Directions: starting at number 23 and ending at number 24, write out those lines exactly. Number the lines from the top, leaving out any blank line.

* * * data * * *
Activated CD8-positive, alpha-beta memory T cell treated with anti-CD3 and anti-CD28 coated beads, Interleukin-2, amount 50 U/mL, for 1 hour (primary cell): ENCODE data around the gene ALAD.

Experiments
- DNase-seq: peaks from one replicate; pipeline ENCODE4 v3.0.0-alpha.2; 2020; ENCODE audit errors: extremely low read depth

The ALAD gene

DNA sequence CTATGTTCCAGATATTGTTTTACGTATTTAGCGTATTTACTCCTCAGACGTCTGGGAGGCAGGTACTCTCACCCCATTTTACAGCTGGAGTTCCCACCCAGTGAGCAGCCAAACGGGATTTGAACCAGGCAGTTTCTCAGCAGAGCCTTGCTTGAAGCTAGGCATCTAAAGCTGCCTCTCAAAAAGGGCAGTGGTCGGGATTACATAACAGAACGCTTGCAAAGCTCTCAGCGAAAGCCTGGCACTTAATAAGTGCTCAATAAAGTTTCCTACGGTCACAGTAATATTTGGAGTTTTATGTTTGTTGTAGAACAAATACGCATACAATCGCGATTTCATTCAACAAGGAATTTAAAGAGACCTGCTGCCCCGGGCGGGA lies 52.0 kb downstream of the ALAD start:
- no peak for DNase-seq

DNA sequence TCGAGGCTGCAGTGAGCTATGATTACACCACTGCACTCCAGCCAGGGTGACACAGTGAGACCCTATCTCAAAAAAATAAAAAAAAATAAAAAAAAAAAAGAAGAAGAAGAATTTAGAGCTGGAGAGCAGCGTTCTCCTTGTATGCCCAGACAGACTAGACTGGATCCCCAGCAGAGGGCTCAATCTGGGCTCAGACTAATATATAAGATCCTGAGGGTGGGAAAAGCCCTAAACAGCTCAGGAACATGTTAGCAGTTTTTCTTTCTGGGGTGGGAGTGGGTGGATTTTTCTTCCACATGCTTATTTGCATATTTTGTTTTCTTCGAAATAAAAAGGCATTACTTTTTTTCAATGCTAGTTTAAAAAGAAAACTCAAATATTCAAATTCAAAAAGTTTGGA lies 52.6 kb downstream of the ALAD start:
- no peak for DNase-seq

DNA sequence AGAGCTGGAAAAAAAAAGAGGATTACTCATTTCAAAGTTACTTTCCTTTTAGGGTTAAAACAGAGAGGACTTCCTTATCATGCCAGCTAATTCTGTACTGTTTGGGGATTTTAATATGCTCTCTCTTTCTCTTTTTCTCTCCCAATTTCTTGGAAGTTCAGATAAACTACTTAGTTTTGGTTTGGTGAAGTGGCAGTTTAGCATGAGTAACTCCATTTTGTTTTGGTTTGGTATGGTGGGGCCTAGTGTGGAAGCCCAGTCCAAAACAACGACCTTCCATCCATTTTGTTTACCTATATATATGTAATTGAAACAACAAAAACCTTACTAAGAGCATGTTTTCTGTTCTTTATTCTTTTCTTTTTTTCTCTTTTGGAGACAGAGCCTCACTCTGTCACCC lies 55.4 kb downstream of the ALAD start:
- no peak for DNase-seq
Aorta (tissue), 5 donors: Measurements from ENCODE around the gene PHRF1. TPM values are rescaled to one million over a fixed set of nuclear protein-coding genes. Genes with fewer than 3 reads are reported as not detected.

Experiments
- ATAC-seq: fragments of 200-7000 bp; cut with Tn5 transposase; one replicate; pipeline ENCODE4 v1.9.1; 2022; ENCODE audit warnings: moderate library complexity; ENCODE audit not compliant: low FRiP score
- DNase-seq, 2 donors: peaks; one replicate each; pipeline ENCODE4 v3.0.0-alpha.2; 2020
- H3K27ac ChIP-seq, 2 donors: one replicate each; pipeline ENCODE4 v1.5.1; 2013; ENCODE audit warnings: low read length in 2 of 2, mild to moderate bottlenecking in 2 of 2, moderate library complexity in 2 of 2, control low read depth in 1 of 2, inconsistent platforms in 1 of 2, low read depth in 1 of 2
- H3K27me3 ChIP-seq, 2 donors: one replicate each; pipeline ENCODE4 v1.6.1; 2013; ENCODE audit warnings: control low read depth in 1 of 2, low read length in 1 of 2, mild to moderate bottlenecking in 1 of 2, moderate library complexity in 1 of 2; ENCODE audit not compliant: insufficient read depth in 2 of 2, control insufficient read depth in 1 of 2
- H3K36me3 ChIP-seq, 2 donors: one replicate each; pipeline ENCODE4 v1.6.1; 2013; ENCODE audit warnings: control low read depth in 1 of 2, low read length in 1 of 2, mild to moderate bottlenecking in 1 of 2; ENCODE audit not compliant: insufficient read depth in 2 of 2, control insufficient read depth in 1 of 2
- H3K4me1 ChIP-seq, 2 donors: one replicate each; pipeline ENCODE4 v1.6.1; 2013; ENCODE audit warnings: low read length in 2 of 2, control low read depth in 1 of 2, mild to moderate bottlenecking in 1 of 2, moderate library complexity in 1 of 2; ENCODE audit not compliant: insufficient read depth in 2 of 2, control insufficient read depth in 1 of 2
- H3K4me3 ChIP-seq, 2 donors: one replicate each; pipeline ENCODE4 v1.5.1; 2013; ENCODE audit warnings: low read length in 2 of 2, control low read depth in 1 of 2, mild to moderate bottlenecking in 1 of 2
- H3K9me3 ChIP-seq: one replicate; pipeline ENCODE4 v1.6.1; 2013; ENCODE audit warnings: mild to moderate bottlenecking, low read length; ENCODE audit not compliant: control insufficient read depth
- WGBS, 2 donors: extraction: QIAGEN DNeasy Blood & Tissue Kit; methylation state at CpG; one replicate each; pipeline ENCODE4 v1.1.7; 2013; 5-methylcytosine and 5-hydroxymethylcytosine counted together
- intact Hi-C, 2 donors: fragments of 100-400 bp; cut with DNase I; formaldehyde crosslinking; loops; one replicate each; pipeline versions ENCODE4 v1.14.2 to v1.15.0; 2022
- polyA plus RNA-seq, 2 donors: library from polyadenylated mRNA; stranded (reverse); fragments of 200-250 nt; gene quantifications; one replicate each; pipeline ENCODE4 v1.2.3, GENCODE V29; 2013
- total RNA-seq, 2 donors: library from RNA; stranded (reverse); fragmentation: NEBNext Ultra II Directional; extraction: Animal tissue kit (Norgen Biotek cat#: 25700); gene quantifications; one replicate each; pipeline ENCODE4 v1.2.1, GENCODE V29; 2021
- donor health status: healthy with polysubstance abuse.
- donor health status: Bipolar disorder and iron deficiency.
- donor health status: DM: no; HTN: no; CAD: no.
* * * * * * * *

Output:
- polyA plus RNA-seq, 2 donors: library from polyadenylated mRNA; stranded (reverse); fragments of 200-250 nt; gene quantifications; one replicate each; pipeline ENCODE4 v1.2.3, GENCODE V29; 2013
- total RNA-seq, 2 donors: library from RNA; stranded (reverse); fragmentation: NEBNext Ultra II Directional; extraction: Animal tissue kit (Norgen Biotek cat#: 25700); gene quantifications; one replicate each; pipeline ENCODE4 v1.2.1, GENCODE V29; 2021